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EDITORIAL INFORMATION
Today physics sees time and space as two words
that seem to defy definition. One unique definition for each of these
words will not help to describe the complex nature of time and space.
Further, definitions for time and space require more than seeing how they
interrelate with each other.
One uses different mathematical geometries to describe space.
Understanding these different geometries provides a better approach to
defining both time and space. In the seventeenth century, Euclidean
geometry limited Isaac Newton to a threedimensional space. Two parallel
lines will never merge epitomizes Euclidean geometry.
In the nineteenth century new geometry evolved. Sometimes called
nonEuclidean, or Riemann geometry, this new geometry applies to space
with more than three dimensions. Einstein used this geometry in his theory
of general relativity. Two parallel lines will merge epitomizes
nonEuclidean geometry.
This book presents a new approach to both time and space. For the first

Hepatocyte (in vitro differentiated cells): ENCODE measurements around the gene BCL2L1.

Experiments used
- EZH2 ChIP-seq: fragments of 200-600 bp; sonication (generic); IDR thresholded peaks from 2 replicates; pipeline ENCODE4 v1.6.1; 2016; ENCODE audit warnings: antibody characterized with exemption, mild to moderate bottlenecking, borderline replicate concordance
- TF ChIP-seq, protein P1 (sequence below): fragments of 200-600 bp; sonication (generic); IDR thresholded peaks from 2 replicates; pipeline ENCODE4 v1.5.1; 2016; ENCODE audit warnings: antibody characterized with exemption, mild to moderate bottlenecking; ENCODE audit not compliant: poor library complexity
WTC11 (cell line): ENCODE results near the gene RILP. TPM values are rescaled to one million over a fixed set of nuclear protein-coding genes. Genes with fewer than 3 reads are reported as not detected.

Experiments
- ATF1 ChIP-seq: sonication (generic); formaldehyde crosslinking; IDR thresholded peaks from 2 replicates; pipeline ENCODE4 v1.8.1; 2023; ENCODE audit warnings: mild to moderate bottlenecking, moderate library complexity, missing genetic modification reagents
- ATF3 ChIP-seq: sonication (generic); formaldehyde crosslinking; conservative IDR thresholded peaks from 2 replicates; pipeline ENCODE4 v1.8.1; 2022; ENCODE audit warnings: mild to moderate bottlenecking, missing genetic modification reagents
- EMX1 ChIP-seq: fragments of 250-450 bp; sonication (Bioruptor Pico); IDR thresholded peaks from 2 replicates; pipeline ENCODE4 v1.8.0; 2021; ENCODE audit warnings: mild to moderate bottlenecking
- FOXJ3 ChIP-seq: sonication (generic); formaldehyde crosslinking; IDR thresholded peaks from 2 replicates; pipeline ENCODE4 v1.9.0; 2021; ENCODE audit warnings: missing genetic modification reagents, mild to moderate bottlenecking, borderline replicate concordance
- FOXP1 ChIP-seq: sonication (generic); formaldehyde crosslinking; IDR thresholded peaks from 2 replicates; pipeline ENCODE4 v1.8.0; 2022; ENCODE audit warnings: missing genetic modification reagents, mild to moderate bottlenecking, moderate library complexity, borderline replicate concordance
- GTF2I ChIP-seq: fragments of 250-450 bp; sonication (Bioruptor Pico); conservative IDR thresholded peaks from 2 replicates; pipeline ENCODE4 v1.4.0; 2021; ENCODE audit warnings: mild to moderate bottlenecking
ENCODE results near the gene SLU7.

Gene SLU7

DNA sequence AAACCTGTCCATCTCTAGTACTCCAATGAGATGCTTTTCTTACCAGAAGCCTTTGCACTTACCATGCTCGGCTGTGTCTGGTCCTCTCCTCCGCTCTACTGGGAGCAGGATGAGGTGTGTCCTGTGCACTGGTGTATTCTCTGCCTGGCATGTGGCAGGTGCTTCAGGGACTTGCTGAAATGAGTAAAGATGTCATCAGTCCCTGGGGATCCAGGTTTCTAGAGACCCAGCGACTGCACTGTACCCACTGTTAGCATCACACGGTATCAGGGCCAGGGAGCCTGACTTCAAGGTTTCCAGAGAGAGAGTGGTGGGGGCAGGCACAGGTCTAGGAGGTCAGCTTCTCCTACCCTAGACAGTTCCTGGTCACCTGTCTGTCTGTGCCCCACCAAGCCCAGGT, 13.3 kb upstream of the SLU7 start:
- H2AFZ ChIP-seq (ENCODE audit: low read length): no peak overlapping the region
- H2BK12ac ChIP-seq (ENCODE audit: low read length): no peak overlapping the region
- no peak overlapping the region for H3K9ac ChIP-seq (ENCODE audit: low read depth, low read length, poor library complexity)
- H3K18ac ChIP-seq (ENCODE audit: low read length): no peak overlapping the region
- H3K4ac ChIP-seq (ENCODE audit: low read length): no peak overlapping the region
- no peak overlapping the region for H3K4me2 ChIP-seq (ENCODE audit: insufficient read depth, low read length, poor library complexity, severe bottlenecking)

time, readers will see how Euclidean geometry can describe space with more
than three dimensions. This new approach redefines time into two different
components: a vector of Timespace and a scalar of Universal Time.
Amazing insights result from this new approach. Threedimensional
projections from fourdimensional Euclidean space can now visually
illustrate time travel. Contraction of Timespace, the fourth physical
dimension, becomes equivalent to Einstein’s time dilation. General
knowledge of Euclidean geometry allows the reader to understand the
complex nature of higher dimensions in a new way.
Readers enjoy a friendly, informative walk into four, and higher,
dimensions of space. New ideas in this book revise conventional physics.
These ideas transform the threedimensional world of conventional physics
into a fourdimensional physical world.
(Extracted from the press release).
GENERAL TABLE OF CONTENTS
 Table of Contents.
 Preface.
 Acnowledgements.
Chapter 1 Current Problems with Concepts
Chapter 2 Is Physical Space Three or FourDimensional?
Chapter 3 Timespace, A New Idea for the Fourth Dimension
Chapter 4 Is Timekeeping Frequency Universal Time?
Chapter 5 Universal Time in FourDimensional Physical Space
Chapter 6 LorentzFitzGerald Contraction of Timespace Is Time Dilation
Chapter 7 What Does FourDimensional Space Look Like?
Chapter 8 Time Travel, Time Reversal, and Astronomy
Chapter 9 Comparison of Special Relativity with Timespace
Chapter 10 Comparison with General Relativity
References
Index